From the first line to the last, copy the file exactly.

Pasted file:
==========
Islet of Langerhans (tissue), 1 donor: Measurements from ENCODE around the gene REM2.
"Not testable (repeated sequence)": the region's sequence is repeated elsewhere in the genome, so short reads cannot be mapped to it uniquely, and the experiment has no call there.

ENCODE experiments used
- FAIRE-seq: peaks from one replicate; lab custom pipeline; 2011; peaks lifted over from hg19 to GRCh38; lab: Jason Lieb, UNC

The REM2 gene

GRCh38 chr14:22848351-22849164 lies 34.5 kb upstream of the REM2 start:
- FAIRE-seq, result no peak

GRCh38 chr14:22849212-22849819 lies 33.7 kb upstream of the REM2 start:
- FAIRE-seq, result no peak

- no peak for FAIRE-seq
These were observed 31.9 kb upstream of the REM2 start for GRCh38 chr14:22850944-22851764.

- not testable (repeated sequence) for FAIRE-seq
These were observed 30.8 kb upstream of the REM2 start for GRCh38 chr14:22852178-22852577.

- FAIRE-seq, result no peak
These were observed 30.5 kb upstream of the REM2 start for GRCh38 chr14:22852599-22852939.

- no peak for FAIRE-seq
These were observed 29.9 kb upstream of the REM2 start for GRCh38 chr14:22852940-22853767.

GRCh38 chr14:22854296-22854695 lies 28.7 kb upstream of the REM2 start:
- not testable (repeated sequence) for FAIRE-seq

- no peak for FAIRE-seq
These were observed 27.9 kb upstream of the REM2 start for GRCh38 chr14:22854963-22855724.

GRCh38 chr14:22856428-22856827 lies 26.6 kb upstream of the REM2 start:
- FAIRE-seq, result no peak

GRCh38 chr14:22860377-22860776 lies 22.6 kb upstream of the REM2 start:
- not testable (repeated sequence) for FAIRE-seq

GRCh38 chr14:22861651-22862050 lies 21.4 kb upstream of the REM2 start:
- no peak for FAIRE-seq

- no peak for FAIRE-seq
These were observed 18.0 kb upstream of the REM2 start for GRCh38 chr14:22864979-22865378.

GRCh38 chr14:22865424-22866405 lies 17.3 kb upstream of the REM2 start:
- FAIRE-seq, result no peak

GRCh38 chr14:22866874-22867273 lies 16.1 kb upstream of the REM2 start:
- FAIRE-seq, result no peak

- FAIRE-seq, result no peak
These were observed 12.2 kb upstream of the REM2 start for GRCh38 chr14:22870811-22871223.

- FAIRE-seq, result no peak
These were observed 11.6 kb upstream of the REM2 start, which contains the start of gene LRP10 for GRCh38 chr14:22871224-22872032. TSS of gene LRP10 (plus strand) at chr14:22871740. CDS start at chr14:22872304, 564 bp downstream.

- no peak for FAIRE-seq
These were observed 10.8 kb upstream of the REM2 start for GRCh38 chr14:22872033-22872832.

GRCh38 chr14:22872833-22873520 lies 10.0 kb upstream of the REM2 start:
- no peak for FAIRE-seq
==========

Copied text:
Islet of Langerhans (tissue), 1 donor: Measurements from ENCODE around the gene REM2.
"Not testable (repeated sequence)": the region's sequence is repeated elsewhere in the genome, so short reads cannot be mapped to it uniquely, and the experiment has no call there.

ENCODE experiments used
- FAIRE-seq: peaks from one replicate; lab custom pipeline; 2011; peaks lifted over from hg19 to GRCh38; lab: Jason Lieb, UNC

The REM2 gene

GRCh38 chr14:22848351-22849164 lies 34.5 kb upstream of the REM2 start:
- FAIRE-seq, result no peak

GRCh38 chr14:22849212-22849819 lies 33.7 kb upstream of the REM2 start:
- FAIRE-seq, result no peak

- no peak for FAIRE-seq
These were observed 31.9 kb upstream of the REM2 start for GRCh38 chr14:22850944-22851764.

- not testable (repeated sequence) for FAIRE-seq
These were observed 30.8 kb upstream of the REM2 start for GRCh38 chr14:22852178-22852577.

- FAIRE-seq, result no peak
These were observed 30.5 kb upstream of the REM2 start for GRCh38 chr14:22852599-22852939.

- no peak for FAIRE-seq
These were observed 29.9 kb upstream of the REM2 start for GRCh38 chr14:22852940-22853767.

GRCh38 chr14:22854296-22854695 lies 28.7 kb upstream of the REM2 start:
- not testable (repeated sequence) for FAIRE-seq

- no peak for FAIRE-seq
These were observed 27.9 kb upstream of the REM2 start for GRCh38 chr14:22854963-22855724.

GRCh38 chr14:22856428-22856827 lies 26.6 kb upstream of the REM2 start:
- FAIRE-seq, result no peak

GRCh38 chr14:22860377-22860776 lies 22.6 kb upstream of the REM2 start:
- not testable (repeated sequence) for FAIRE-seq

GRCh38 chr14:22861651-22862050 lies 21.4 kb upstream of the REM2 start:
- no peak for FAIRE-seq

- no peak for FAIRE-seq
These were observed 18.0 kb upstream of the REM2 start for GRCh38 chr14:22864979-22865378.

GRCh38 chr14:22865424-22866405 lies 17.3 kb upstream of the REM2 start:
- FAIRE-seq, result no peak

GRCh38 chr14:22866874-22867273 lies 16.1 kb upstream of the REM2 start:
- FAIRE-seq, result no peak

- FAIRE-seq, result no peak
These were observed 12.2 kb upstream of the REM2 start for GRCh38 chr14:22870811-22871223.

- FAIRE-seq, result no peak
These were observed 11.6 kb upstream of the REM2 start, which contains the start of gene LRP10 for GRCh38 chr14:22871224-22872032. TSS of gene LRP10 (plus strand) at chr14:22871740. CDS start at chr14:22872304, 564 bp downstream.

- no peak for FAIRE-seq
These were observed 10.8 kb upstream of the REM2 start for GRCh38 chr14:22872033-22872832.

GRCh38 chr14:22872833-22873520 lies 10.0 kb upstream of the REM2 start:
- no peak for FAIRE-seq